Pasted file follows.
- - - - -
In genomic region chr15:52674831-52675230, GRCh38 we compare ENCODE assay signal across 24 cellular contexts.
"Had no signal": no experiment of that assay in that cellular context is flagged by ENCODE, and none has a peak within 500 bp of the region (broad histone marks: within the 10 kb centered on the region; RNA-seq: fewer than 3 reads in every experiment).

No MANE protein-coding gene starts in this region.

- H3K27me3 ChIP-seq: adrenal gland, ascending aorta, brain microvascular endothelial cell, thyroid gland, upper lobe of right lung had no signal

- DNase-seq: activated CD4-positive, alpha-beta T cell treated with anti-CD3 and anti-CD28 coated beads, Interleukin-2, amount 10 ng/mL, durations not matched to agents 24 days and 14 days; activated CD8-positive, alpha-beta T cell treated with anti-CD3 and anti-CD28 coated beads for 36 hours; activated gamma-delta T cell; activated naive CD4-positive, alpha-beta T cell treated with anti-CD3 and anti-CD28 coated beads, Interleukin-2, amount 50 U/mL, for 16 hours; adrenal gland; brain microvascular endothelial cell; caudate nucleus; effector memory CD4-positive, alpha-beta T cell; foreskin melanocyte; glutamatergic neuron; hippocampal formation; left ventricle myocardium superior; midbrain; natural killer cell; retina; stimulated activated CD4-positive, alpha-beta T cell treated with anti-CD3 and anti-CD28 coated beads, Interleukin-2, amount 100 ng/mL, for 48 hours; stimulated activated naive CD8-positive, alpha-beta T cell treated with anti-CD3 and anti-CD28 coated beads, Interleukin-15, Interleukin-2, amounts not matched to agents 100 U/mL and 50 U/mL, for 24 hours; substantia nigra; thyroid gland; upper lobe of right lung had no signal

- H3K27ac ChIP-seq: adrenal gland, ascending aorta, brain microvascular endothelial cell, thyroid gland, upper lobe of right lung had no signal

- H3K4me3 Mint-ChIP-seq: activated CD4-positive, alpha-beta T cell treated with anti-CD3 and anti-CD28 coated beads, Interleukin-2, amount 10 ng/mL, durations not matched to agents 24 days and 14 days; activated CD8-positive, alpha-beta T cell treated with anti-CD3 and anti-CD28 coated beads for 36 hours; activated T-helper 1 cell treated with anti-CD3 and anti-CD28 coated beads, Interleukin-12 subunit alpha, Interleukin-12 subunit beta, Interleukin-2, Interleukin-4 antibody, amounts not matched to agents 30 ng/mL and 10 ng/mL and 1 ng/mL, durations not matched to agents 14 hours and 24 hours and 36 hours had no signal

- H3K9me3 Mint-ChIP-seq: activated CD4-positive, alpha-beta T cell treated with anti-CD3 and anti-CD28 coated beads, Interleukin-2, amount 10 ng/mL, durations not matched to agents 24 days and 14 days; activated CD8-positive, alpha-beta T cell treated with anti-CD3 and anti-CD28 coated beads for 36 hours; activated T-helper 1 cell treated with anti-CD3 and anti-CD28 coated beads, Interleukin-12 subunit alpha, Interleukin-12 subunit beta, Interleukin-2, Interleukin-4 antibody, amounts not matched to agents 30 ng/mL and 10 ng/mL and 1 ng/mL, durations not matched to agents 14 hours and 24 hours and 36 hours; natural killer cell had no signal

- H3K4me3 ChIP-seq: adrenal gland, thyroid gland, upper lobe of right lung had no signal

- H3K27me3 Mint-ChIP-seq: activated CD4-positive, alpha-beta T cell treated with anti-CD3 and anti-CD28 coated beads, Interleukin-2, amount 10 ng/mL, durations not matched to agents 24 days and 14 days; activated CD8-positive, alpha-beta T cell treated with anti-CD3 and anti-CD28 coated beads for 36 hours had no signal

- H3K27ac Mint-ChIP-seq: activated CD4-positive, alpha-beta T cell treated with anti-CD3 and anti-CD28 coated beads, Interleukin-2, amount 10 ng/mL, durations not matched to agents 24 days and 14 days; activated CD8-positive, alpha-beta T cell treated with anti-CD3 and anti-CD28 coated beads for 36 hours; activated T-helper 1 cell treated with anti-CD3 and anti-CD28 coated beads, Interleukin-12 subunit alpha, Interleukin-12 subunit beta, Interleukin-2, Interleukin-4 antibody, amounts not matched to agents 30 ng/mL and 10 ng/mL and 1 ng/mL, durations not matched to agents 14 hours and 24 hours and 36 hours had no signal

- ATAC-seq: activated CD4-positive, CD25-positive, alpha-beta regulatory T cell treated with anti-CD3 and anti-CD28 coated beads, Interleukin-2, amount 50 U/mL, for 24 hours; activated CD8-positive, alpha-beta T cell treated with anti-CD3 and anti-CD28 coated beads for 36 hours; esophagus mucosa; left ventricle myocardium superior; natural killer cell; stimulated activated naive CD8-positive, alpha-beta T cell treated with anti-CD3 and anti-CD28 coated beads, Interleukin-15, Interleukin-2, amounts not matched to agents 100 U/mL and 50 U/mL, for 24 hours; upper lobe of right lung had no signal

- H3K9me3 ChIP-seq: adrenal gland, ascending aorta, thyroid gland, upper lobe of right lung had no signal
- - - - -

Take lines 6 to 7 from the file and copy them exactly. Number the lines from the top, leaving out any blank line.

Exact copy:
- H3K27ac ChIP-seq: adrenal gland, ascending aorta, brain microvascular endothelial cell, thyroid gland, upper lobe of right lung had no signal

- H3K4me3 Mint-ChIP-seq: activated CD4-positive, alpha-beta T cell treated with anti-CD3 and anti-CD28 coated beads, Interleukin-2, amount 10 ng/mL, durations not matched to agents 24 days and 14 days; activated CD8-positive, alpha-beta T cell treated with anti-CD3 and anti-CD28 coated beads for 36 hours; activated T-helper 1 cell treated with anti-CD3 and anti-CD28 coated beads, Interleukin-12 subunit alpha, Interleukin-12 subunit beta, Interleukin-2, Interleukin-4 antibody, amounts not matched to agents 30 ng/mL and 10 ng/mL and 1 ng/mL, durations not matched to agents 14 hours and 24 hours and 36 hours had no signal